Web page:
St. John's Prep alumnus and NBA champion Pat Connaughton poses with the 2021 Larry O'Brien Championship Trophy in the school's Connaughton Court, named in his honor. Pilot photo/Jacqueline Tetrault
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DANVERS -- NBA champion Pat Connaughton has come a long way since his days as a student athlete at St. John's Preparatory School, but his visit to the school on Sept. 3, bearing the 2021 Larry O'Brien NBA Championship Trophy, showed that the Milwaukee Bucks player has not forgotten his Massachusetts roots.
Over the course of the day, Connaughton talked to students, posed for pictures with the trophy, met with members of the school community and the Danvers police and fire departments, and shared lessons he has learned throughout his athletic career.
Connaughton's visit kicked off the school's annual O'Brien Family Student-Athlete Leadership Initiative, a collaborative program for student athletes and adult mentors that involves community service and leadership opportunities as well as workshops and seminars. The initiative is funded by 1988 alumnus Bill O'Brien, who is currently the offensive coordinator for the University of Alabama football team and has also coached the New England Patriots and the Houston Texans.
"It was important to him to support the Prep's idea that student athletes need to be leaders, not just on the field and on the court but off as well, and to represent the battle for the common good and be people who give service to the rest of society. So that's the point of the initiative," said St. John's Prep communications specialist Chad Konecky.
Connaughton is this year's initiative speaker. During his visit to the school, he also answered questions from the media, speaking about his experience as a student athlete and his current status as an NBA veteran.
A native of Arlington, Connaughton is a 2011 graduate of St. John's Prep, where he played football, baseball and basketball. He remains the Prep's all-time leading scorer with 1,713 career points. In August 2017, the school named the basketball court inside their new Wellness Center in his honor. Upon graduating from the Prep, Connaughton attended Notre Dame University, where he played on the Fighting Irish baseball and basketball teams. He served as a basketball captain for two years and played in 139 games, more than anyone in the school's history.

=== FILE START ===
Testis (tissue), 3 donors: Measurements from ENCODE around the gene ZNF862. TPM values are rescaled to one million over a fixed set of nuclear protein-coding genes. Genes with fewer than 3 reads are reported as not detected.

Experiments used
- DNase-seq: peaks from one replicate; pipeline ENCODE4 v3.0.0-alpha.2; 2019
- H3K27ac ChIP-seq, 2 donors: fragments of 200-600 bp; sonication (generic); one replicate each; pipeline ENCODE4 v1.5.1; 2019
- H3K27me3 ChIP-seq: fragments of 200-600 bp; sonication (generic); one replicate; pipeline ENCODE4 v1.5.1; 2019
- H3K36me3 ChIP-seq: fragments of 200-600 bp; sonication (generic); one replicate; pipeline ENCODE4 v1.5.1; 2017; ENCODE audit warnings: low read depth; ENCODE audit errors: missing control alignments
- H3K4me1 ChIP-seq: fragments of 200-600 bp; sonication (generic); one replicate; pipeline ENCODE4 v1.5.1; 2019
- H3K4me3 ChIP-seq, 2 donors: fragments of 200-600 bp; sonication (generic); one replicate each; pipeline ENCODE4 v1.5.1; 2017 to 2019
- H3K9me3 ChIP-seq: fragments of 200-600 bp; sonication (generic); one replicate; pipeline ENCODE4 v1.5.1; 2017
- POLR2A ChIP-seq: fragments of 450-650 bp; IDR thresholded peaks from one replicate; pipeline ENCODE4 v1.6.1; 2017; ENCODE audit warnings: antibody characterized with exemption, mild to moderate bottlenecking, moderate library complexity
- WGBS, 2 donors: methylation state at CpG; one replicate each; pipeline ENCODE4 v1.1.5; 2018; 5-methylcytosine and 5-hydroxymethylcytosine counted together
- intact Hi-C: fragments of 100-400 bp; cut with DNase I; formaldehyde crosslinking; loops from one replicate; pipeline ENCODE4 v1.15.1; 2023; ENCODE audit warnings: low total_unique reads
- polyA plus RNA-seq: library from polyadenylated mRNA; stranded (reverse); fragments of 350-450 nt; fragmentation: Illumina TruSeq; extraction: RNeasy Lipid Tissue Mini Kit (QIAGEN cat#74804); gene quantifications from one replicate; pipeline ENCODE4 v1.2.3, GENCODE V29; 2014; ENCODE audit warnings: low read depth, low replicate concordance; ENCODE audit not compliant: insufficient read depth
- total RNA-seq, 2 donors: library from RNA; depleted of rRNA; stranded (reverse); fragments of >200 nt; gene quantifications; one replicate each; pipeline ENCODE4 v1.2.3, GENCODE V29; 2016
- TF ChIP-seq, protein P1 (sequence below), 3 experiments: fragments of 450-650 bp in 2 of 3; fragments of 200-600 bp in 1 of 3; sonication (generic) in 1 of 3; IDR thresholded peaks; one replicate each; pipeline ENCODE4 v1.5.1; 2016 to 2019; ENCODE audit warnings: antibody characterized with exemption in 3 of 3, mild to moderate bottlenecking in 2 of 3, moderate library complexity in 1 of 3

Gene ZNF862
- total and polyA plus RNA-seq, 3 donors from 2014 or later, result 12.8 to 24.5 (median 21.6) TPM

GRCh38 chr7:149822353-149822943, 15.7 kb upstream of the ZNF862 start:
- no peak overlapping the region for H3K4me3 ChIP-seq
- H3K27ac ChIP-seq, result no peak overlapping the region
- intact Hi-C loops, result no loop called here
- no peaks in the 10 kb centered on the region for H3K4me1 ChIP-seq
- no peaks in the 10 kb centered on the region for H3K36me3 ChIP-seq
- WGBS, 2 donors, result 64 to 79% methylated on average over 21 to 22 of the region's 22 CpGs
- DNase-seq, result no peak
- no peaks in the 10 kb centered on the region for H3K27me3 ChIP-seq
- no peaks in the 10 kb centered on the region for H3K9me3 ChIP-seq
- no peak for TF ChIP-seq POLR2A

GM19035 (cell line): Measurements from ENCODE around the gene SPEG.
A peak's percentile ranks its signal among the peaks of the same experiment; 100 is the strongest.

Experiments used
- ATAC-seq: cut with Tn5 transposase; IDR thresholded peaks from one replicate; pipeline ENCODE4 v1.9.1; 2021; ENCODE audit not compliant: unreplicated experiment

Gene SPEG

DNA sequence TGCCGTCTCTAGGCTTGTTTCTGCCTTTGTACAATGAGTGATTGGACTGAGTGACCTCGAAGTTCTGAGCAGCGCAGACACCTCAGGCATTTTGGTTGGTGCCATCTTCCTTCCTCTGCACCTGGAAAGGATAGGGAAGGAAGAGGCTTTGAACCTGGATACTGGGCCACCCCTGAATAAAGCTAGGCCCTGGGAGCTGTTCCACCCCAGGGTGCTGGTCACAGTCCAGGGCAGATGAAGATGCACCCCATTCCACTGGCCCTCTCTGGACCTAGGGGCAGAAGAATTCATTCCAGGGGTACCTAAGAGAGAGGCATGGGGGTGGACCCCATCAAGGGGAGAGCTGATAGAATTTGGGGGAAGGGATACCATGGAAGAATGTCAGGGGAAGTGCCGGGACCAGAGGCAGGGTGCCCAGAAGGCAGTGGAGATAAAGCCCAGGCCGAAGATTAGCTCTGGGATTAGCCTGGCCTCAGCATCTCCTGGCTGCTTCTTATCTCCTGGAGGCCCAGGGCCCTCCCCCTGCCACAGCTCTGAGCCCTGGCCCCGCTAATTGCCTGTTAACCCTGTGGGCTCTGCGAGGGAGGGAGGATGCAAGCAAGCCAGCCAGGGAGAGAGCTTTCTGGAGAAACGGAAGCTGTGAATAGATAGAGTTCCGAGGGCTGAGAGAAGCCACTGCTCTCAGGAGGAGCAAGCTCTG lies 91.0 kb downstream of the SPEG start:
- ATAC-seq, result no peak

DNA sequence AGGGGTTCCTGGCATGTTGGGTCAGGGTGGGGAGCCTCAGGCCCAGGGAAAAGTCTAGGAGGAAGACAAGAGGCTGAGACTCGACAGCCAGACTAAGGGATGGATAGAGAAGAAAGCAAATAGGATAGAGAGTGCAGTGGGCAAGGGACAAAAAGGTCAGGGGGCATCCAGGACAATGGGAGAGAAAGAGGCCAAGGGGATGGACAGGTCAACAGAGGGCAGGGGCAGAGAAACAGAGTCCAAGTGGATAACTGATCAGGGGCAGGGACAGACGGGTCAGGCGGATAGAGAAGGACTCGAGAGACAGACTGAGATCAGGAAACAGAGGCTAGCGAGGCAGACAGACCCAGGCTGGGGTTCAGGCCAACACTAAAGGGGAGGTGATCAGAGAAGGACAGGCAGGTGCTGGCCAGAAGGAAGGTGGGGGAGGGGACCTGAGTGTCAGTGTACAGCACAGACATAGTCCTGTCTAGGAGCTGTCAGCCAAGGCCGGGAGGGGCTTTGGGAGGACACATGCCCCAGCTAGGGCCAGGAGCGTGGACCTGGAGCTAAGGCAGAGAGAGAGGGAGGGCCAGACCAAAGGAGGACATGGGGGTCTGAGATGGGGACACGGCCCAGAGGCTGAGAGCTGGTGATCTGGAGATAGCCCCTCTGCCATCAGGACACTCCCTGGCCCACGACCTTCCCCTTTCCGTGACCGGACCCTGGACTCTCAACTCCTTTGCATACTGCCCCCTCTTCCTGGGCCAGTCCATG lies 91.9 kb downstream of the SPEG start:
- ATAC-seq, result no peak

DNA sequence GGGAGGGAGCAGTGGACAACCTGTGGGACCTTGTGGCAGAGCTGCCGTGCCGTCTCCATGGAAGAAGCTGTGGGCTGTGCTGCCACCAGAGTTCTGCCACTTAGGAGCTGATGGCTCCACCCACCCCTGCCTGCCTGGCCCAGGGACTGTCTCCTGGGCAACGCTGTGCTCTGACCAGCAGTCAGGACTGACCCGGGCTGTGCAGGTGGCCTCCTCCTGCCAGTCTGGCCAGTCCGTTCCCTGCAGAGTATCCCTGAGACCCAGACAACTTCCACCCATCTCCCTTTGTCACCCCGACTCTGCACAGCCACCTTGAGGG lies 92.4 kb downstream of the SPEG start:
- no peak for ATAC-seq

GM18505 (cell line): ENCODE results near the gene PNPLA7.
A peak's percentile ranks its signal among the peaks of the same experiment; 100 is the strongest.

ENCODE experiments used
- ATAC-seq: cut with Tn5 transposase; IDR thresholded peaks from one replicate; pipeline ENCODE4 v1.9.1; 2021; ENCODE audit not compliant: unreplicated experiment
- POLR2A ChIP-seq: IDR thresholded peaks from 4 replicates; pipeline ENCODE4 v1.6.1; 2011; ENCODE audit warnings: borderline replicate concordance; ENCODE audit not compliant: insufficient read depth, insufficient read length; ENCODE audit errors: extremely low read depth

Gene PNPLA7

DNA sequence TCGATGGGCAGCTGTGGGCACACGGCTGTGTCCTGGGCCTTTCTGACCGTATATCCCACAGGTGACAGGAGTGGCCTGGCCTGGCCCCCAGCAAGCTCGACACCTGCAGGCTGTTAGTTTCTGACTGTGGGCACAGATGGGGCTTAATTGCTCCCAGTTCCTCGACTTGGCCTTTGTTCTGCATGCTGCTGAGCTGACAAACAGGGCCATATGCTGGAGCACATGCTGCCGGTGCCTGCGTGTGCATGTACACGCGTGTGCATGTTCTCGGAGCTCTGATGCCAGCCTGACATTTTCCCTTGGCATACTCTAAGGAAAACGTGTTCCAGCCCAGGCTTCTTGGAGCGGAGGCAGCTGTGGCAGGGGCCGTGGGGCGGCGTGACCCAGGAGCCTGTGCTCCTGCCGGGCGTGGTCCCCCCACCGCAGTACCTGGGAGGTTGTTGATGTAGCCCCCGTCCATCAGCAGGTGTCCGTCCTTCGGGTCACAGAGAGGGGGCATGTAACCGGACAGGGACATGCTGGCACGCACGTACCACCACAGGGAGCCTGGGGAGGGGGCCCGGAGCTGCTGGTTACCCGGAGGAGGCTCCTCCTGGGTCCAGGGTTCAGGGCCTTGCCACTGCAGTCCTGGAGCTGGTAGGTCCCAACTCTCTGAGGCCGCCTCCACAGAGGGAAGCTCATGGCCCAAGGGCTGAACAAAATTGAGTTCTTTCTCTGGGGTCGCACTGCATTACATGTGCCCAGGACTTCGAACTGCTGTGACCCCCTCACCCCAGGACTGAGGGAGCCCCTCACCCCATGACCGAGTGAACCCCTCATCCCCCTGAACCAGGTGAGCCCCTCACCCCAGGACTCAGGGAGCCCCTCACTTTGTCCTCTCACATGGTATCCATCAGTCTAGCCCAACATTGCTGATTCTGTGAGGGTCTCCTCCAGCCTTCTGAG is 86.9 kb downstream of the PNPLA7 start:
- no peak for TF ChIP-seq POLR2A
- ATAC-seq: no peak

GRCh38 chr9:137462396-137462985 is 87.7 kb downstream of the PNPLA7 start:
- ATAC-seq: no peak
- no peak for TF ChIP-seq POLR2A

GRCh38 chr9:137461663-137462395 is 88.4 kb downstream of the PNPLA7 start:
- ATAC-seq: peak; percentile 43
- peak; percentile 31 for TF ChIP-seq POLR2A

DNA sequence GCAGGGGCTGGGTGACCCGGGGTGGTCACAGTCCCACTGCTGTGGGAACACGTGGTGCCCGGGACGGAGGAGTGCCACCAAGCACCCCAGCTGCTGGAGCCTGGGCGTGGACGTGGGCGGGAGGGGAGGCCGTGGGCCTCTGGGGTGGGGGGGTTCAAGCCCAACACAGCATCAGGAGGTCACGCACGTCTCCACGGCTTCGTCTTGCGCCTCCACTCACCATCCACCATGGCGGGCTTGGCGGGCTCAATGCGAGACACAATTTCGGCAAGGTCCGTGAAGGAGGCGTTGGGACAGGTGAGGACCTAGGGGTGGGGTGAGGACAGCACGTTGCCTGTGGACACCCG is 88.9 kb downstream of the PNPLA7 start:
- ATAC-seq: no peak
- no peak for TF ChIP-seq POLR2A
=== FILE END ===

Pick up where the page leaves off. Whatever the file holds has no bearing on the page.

Connaughton now plays for the Milwaukee Bucks, and won his first championship with them in 2021, during his sixth season in the NBA. He is also the founder of the philanthropic With Us Foundation, which gives children access to athletics so they can learn values and life skills through sports.
Connaughton said he inherited his work ethic from his parents, and that his childhood coaches mentored him on what was needed for success.
"At a very young age, I learned to get comfortable with being uncomfortable, and the idea that nothing worth having comes easy and you have to work hard," he said.
He pointed out that youth sports have become less about the athletes and more about money. One of With Us Foundation's goals, he said, is to "revamp" youth sports.
"I think youth sports has become a huge business, and I think a lot of the motivations behind youth sports is on the monetary side. I think the kids' best interest isn't always first," Connaughton said.
He said he believes playing a variety of different sports, instead of focusing entirely on one sport, exposes athletes to different ways of exercising and different groups of people.
"It does so many things to help you become not just more athletic but more well-rounded in the sport you eventually want to have the most success in," he said.
When asked how he feels about being an NBA veteran, Connaughton said it is about working hard on a daily basis and preparing to do the best possible.
"You understand you're not fighting a race versus everybody else," he said.
He explained that the NBA breeds a "competitive nature" not only between teams in the league but also between players on the same team.
"It's less about that, it's more about what's going to put myself in the best position to have the success I need to have that will help my team have the success we want our team to have," Connaughton said.
He said there is always room to improve in athletics, and that it is about "trying to be the best you can be."
"The areas that we can improve on is what drive us to get better every single day, and to see how we can improve individually and collectively on a daily basis," he said.
Connaughton said it was "awesome" to revisit the Prep campus and "an honor" to talk to the students.
"I owe a lot of the successes I have had to St. John's Prep and the people and the community that it breeds," he said.
He said he can appreciate the resources the students have and the foundation the school gives them, not only in athletics but also in academics and extracurricular activities.
"It's the extracurriculars that they offer, it's all sorts of things that I think most kids realize even more once they've left. But I just hope the kids here take advantage of it while they're here because it does make a big difference as you move forward," Connaughton said.